We have signed these agreements and we have not heard about any measurables.
This is the important part that connects to CETA, and I will get into it more specifically after this. We have side agreements on the environment and labour. The real connection relating to what we see happening with the disturbance of a number of patent and trade agreements right now is the United States clamouring over NAFTA. Most of it is related to environmental and labour subsidies coming from what it says is Mexico, despite the fact that thousands of people per day cross over and work at Walmarts, factories, and so forth in the United States. We will not talk about that, but that is the reality, and the hypocrisy, of it. However, that comes from side agreements.
What is the difference between a side agreement and having something inside the agreement? Inside the agreement, it is manageable and measurable, and part of the agreement. It becomes synonymous with the agreement such that one cannot use human beings in a deplorable fashion, one cannot use children, and one cannot exploit labour. None of these things could be done. It is similar to the environment. One cannot use the environment to subsidize the impact of the cost of production in competition without a challenge, and that can be in the agreement.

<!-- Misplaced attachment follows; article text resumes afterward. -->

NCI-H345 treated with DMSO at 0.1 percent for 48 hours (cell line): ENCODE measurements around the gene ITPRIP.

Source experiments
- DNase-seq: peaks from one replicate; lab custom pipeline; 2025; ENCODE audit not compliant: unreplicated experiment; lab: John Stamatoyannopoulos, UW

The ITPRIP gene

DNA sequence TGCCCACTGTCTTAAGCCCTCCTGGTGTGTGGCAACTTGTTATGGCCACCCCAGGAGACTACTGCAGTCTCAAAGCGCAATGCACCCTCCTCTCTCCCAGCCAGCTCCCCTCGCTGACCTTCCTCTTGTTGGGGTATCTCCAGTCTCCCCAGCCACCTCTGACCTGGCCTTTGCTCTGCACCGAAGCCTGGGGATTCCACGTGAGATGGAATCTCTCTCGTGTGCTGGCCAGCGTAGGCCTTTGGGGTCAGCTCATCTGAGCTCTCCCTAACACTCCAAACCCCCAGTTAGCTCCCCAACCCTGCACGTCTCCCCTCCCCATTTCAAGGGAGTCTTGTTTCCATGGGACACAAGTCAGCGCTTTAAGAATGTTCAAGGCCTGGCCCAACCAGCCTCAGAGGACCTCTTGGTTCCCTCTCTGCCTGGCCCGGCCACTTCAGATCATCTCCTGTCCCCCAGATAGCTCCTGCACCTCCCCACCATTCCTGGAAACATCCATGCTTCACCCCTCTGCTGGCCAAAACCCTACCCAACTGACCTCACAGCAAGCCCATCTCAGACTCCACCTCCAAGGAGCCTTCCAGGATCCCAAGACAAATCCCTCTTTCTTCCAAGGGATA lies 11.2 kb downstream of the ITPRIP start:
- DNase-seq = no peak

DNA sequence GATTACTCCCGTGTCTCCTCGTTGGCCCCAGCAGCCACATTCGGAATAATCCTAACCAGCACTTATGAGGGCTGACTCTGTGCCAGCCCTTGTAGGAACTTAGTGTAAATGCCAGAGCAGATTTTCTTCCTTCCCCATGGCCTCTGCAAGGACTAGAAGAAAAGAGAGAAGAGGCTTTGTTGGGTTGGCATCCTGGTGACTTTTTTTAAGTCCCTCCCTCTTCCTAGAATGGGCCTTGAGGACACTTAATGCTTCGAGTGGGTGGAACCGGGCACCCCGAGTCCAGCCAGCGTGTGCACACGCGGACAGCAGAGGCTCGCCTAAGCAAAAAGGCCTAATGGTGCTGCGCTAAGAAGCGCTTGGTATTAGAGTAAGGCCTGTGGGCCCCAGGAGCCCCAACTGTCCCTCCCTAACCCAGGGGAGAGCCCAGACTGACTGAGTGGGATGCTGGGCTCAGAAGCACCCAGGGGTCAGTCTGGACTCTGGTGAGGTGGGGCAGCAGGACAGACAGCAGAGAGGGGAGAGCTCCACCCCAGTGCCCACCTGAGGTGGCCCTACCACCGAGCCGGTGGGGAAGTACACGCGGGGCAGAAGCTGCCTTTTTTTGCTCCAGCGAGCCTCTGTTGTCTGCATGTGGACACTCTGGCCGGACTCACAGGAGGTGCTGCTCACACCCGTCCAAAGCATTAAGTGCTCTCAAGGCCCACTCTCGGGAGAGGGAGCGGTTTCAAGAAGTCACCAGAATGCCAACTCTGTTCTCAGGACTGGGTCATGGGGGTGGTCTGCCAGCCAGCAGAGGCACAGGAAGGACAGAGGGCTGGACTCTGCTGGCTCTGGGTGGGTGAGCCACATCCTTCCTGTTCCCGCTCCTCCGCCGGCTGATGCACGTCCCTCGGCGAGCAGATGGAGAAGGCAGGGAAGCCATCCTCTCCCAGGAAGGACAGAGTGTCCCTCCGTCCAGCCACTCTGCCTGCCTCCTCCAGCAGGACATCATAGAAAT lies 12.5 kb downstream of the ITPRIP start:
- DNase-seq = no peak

In CETA, we will have a better example with the European countries that are involved in it, and it is something very serious to consider, given that with NAFTA the biggest thing pulling at us right now is the fact that we did not include labour or the environment. It festered for a couple of decades to the result that we see right now. Trump and other Americans are complaining about it, but some of these things would have been controllable in a labour agreement. They could have been there and would have been measurable. It could have been addressed. However, we are not doing that under CETA.
With CETA, the interesting thing to consider right now, as it is on the table, is that we have Brexit. Let us talk about Brexit with regard to how important it is to CETA.
Obviously, the United Kingdom is a very close ally and trading partner. It is part of the foundation of our modern society here. However, it has decided to exit from European trade. When we sat down to look at this agreement and started working on it, this was not the case. It has taken so long to get here that it has gone from being a partner in the agreement, to actually holding a referendum, and now to exiting from the arrangement.